• 1988 - Coke - buying 113.3m Coke @ $5.22 ... in 1988 each share had $1.07 of equity and $0.36 a share of earnings (14.5% or 6.8%) ... WEBs equity/bond was yielding 33.6% ROE of which approximately 58% was retained and 42% paid out ... so of the 33% ROE, 58% or 19.4% was retained whilst 14.1% was paid out 

  • If we assume that Coke can maintain this 33.6% ROE from the next 12 yrs, and will continue to retain 58%, then it is possible to project the company's future per share equity value and it s per share earnings e.g. taking the $1.07 * by 19.4% (ROE * RR) .. gives next years equity per share ... next years per share earnings would be the equity base of $1.07 * the ROE 

  • If you want to project the per share earnings, all you have to do is multiple the per share equity value of 33.6% (ROE of Coke) ... 

  • Note - Buffett paid 19x for Coke in 1994 .. it was doing an ROE of 40%

Chapter # 39: Using the per share earnings annual growth rate to project a stocks future value

  • You should understand that Warren is not calculating a specific value for the stock, as is believed by many Warren watchers and writers

  • Warren is not saying that Capital Cities is worth X per share and I can buy it for half X, as Graham used to do. Warren is instead, saying, if I pay X per share for Capital Cities stock, given the economic realities for the company, what is my expected annual compounding rate of return going to be at the end of ten years? 

Chapter # 41: How to determine if per share earnings are increasing because  of share repurchases

  • Check actual change in net earnings v change in earnings per share - e.g. Raytheon, the makers of Patriot missile, managed to get their per share earnings to grow from 1985 to 1995 at an annual compounding rate of 11.2% v actual earnings growing at 7.8% ... share repurchases can downplay mediocre results but also accentuate good performance   

Chapter # 42 - How to measure management's ability to utilize retained earnings (this just basically emphasis's that the ROIIC approach is an excellent way of looking at both the returns the business is generating and managements capital allocation ability) 

  • Cray Research, which builds supercomputers, had from 1983 to 1993 total per share earnings of $31.67 a share and it retained every penny. From 1983 tp 193 earnings increased $1.44 a share, from $0.89 in 1983 to $2.33 in 1994. Thus, Cray Research retained $31.67 a share in shareholders earnings, which in 1993 produced $1.44 a share, for a return of 4% on total retained earnings for the period of 1983 to 1993 ($1.44 / $31.67 = 4.5%)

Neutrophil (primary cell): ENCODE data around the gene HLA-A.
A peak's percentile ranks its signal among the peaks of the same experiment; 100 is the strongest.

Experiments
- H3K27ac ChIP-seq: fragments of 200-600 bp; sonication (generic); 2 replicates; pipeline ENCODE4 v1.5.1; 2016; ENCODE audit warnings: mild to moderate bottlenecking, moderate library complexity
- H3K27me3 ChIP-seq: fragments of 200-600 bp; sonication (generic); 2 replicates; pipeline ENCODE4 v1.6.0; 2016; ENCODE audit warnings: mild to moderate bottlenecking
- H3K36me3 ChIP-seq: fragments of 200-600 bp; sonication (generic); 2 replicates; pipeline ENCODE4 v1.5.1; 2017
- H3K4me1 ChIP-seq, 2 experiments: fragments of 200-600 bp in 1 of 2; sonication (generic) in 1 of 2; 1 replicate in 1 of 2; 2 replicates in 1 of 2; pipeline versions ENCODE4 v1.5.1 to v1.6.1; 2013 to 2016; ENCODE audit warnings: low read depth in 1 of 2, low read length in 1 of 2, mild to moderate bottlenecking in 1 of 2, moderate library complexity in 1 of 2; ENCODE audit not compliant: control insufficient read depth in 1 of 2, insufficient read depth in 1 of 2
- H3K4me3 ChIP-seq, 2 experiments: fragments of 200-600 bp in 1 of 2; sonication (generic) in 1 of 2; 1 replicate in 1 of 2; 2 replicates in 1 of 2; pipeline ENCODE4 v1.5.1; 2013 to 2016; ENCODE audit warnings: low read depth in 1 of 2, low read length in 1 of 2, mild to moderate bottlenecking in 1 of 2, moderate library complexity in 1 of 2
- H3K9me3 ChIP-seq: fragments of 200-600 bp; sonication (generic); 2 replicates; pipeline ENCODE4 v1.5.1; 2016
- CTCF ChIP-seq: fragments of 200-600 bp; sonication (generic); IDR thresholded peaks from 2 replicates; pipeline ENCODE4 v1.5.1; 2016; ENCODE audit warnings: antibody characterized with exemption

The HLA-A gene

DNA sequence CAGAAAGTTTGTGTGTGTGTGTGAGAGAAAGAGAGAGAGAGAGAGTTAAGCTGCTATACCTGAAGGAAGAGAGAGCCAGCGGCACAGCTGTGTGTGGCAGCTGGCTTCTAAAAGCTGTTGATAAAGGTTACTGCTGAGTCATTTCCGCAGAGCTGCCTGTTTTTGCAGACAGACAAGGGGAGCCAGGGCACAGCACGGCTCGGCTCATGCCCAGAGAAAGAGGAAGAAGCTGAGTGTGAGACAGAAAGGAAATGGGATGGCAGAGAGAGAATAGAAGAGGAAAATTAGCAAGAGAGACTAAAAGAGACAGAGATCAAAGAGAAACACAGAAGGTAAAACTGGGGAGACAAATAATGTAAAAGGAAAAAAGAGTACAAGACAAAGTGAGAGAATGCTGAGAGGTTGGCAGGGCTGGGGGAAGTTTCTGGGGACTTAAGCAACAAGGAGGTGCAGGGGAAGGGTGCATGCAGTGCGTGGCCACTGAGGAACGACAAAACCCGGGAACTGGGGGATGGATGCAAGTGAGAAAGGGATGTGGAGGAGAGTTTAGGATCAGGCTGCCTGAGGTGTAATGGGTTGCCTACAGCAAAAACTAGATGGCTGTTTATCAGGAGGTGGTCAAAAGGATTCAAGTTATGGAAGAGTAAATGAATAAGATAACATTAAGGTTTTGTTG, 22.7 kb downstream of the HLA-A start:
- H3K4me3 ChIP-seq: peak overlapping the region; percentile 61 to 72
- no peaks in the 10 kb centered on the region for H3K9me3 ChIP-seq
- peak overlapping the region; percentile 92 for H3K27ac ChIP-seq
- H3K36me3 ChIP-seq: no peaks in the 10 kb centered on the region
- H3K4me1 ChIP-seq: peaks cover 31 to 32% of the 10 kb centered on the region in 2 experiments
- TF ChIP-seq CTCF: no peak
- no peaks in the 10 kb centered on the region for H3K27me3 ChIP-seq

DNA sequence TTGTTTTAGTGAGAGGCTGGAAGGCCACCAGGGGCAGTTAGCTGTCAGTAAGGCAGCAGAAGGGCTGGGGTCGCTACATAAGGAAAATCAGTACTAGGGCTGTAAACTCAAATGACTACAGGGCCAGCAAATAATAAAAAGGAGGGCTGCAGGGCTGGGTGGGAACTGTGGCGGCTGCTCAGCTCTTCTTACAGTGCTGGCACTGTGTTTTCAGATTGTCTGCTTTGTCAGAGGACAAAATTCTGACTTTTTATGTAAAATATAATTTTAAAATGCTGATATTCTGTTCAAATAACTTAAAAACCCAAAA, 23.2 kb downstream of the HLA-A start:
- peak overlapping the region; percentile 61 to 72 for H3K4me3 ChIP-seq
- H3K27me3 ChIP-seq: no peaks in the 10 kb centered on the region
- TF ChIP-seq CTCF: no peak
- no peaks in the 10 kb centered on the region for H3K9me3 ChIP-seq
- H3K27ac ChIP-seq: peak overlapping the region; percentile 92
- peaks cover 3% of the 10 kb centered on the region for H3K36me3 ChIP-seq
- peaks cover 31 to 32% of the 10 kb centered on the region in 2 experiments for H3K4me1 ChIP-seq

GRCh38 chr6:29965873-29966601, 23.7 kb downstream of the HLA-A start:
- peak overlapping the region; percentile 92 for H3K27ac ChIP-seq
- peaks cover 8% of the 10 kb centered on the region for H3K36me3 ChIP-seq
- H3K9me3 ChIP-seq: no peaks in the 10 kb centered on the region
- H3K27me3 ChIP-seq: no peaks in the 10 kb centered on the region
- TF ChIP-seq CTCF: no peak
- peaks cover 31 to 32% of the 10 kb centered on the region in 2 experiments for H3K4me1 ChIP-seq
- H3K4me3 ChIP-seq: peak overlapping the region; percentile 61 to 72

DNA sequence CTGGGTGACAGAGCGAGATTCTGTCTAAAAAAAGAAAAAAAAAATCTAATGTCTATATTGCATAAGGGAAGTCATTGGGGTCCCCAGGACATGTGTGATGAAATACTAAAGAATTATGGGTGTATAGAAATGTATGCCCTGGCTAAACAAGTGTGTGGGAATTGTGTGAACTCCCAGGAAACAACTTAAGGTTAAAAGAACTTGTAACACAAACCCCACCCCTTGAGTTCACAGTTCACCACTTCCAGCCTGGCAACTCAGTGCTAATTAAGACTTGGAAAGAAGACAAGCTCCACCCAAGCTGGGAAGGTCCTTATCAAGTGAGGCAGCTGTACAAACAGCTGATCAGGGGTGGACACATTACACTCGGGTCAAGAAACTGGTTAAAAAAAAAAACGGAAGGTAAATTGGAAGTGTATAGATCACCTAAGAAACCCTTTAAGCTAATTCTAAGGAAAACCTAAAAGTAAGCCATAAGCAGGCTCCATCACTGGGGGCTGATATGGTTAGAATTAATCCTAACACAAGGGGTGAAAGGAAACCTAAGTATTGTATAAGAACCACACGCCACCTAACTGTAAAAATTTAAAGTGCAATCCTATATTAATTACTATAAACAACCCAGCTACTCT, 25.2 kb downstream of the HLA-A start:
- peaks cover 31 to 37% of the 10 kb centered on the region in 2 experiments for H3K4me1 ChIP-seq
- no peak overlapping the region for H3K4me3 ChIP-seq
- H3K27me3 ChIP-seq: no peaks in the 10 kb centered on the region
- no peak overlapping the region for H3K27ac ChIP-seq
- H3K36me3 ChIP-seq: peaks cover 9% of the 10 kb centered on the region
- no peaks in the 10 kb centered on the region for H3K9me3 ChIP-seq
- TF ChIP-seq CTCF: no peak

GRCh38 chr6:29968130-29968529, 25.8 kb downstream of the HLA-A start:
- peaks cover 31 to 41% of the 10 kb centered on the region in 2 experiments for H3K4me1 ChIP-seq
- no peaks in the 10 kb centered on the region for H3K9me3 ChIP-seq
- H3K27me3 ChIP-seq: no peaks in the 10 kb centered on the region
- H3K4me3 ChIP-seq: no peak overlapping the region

• Compare Cray Research with the Gannett Corporate which as we know publishes roughly 190 newspapers. Gannett from the end of $1983 to the end of 1993 produced total per share earnings of $20.88 a share, which $10.37 was paid out as dividends. This means that between 1983 and 1993 the Gannett Corporation retained $10.51 a share in shareholders earnings. From $1983 tp 1993 per share earnings increased by $1.59 a share, from $1.13 in 1983 to $2.72 in 1993

  • We can argue that Gannett Corporation kept $10.51 a share in shareholders earnings, hich in 1993 produced $1.59 a share, for a rate of return of 15.1%. But Cray Research kept $321.67 a share in shareholders earnings, three times what Gannett did, and produced only $1.44 increase in per share earnings, for a rate of return of 4%

  • Even if we had no idea what business these four companies are in, we can still tell that the Coca-Cola Company and Gannett Corporation appear to do a much better job of profitably allocating retained earnings than do General Motors and Cray Research 

  • The advantage to this test is that it gives you, the investor, a really fast method of determining whether or not a company and its management have the ability to allocate retained earnings in a fashion that increases the wealth of the company's shareholders 

Chapter # 44 - Bringing it all together

  • Note that in Chapter # 44 (Bringing it all together) they apply the above questions to a number of stocks including Federal Home Loan Mortgage Corporation .... 

  • Q 1 Does the company have any identifiable consumer monopolies or brand name products, or is it a company that produces or sells a commodity-type of product? 

  • Answer - Though mortgages are a commodity-type product, Freddie mac, along with a similar company called Fannie Mae, is essentially a government-sanctioned entity created by Congress to raise money to help people who want to buy home mortgages. In the process, Freddie Mac and Fannie Maw have developed a quasimonopoly on this segment of the market - Note - this is a discussion on industry hence the importance of having 'Industry'  in the DK